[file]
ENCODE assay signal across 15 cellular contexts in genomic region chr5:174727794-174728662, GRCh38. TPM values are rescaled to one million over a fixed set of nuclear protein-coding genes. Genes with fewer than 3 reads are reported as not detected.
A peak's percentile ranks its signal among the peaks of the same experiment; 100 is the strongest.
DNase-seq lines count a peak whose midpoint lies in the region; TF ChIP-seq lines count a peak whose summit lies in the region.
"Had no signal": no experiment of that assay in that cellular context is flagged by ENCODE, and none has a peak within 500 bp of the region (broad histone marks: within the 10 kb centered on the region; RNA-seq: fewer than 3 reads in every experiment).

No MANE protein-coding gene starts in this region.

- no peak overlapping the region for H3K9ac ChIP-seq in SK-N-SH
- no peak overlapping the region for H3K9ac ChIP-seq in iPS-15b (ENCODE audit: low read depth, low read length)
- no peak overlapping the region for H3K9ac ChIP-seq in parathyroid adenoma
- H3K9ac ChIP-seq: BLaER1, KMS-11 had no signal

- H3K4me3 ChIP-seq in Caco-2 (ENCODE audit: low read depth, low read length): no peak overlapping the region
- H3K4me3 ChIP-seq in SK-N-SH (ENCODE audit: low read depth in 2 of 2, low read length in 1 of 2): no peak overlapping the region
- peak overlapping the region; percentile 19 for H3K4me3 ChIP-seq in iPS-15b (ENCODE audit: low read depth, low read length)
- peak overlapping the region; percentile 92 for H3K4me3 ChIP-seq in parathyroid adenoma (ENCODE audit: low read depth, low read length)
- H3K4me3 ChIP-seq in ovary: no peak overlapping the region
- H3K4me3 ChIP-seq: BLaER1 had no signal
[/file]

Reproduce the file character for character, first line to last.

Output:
ENCODE assay signal across 15 cellular contexts in genomic region chr5:174727794-174728662, GRCh38. TPM values are rescaled to one million over a fixed set of nuclear protein-coding genes. Genes with fewer than 3 reads are reported as not detected.
A peak's percentile ranks its signal among the peaks of the same experiment; 100 is the strongest.
DNase-seq lines count a peak whose midpoint lies in the region; TF ChIP-seq lines count a peak whose summit lies in the region.
"Had no signal": no experiment of that assay in that cellular context is flagged by ENCODE, and none has a peak within 500 bp of the region (broad histone marks: within the 10 kb centered on the region; RNA-seq: fewer than 3 reads in every experiment).

No MANE protein-coding gene starts in this region.

- no peak overlapping the region for H3K9ac ChIP-seq in SK-N-SH
- no peak overlapping the region for H3K9ac ChIP-seq in iPS-15b (ENCODE audit: low read depth, low read length)
- no peak overlapping the region for H3K9ac ChIP-seq in parathyroid adenoma
- H3K9ac ChIP-seq: BLaER1, KMS-11 had no signal

- H3K4me3 ChIP-seq in Caco-2 (ENCODE audit: low read depth, low read length): no peak overlapping the region
- H3K4me3 ChIP-seq in SK-N-SH (ENCODE audit: low read depth in 2 of 2, low read length in 1 of 2): no peak overlapping the region
- peak overlapping the region; percentile 19 for H3K4me3 ChIP-seq in iPS-15b (ENCODE audit: low read depth, low read length)
- peak overlapping the region; percentile 92 for H3K4me3 ChIP-seq in parathyroid adenoma (ENCODE audit: low read depth, low read length)
- H3K4me3 ChIP-seq in ovary: no peak overlapping the region
- H3K4me3 ChIP-seq: BLaER1 had no signal